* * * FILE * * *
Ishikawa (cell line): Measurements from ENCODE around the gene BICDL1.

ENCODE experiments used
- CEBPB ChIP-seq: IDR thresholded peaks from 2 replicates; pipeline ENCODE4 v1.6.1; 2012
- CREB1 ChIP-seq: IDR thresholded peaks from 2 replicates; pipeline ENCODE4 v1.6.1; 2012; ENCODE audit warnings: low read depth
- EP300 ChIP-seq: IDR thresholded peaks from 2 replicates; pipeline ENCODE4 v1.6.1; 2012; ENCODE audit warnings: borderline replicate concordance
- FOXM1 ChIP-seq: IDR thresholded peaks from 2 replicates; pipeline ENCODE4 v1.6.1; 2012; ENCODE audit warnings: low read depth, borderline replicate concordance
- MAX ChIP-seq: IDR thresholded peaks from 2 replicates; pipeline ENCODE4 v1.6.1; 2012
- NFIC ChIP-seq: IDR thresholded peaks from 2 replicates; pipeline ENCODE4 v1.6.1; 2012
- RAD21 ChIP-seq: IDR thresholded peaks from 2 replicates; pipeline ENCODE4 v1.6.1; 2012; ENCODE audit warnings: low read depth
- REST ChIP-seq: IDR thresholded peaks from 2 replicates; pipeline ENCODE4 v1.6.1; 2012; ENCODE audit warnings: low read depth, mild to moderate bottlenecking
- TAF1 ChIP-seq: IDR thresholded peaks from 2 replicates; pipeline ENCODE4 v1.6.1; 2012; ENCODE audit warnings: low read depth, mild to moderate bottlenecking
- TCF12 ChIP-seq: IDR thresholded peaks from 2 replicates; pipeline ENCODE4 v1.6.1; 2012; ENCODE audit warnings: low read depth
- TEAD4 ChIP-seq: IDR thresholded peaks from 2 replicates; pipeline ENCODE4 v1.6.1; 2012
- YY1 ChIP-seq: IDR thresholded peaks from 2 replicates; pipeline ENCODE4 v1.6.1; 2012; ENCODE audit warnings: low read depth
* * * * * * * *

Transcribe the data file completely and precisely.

Ishikawa (cell line): Measurements from ENCODE around the gene BICDL1.

ENCODE experiments used
- CEBPB ChIP-seq: IDR thresholded peaks from 2 replicates; pipeline ENCODE4 v1.6.1; 2012
- CREB1 ChIP-seq: IDR thresholded peaks from 2 replicates; pipeline ENCODE4 v1.6.1; 2012; ENCODE audit warnings: low read depth
- EP300 ChIP-seq: IDR thresholded peaks from 2 replicates; pipeline ENCODE4 v1.6.1; 2012; ENCODE audit warnings: borderline replicate concordance
- FOXM1 ChIP-seq: IDR thresholded peaks from 2 replicates; pipeline ENCODE4 v1.6.1; 2012; ENCODE audit warnings: low read depth, borderline replicate concordance
- MAX ChIP-seq: IDR thresholded peaks from 2 replicates; pipeline ENCODE4 v1.6.1; 2012
- NFIC ChIP-seq: IDR thresholded peaks from 2 replicates; pipeline ENCODE4 v1.6.1; 2012
- RAD21 ChIP-seq: IDR thresholded peaks from 2 replicates; pipeline ENCODE4 v1.6.1; 2012; ENCODE audit warnings: low read depth
- REST ChIP-seq: IDR thresholded peaks from 2 replicates; pipeline ENCODE4 v1.6.1; 2012; ENCODE audit warnings: low read depth, mild to moderate bottlenecking
- TAF1 ChIP-seq: IDR thresholded peaks from 2 replicates; pipeline ENCODE4 v1.6.1; 2012; ENCODE audit warnings: low read depth, mild to moderate bottlenecking
- TCF12 ChIP-seq: IDR thresholded peaks from 2 replicates; pipeline ENCODE4 v1.6.1; 2012; ENCODE audit warnings: low read depth
- TEAD4 ChIP-seq: IDR thresholded peaks from 2 replicates; pipeline ENCODE4 v1.6.1; 2012
- YY1 ChIP-seq: IDR thresholded peaks from 2 replicates; pipeline ENCODE4 v1.6.1; 2012; ENCODE audit warnings: low read depth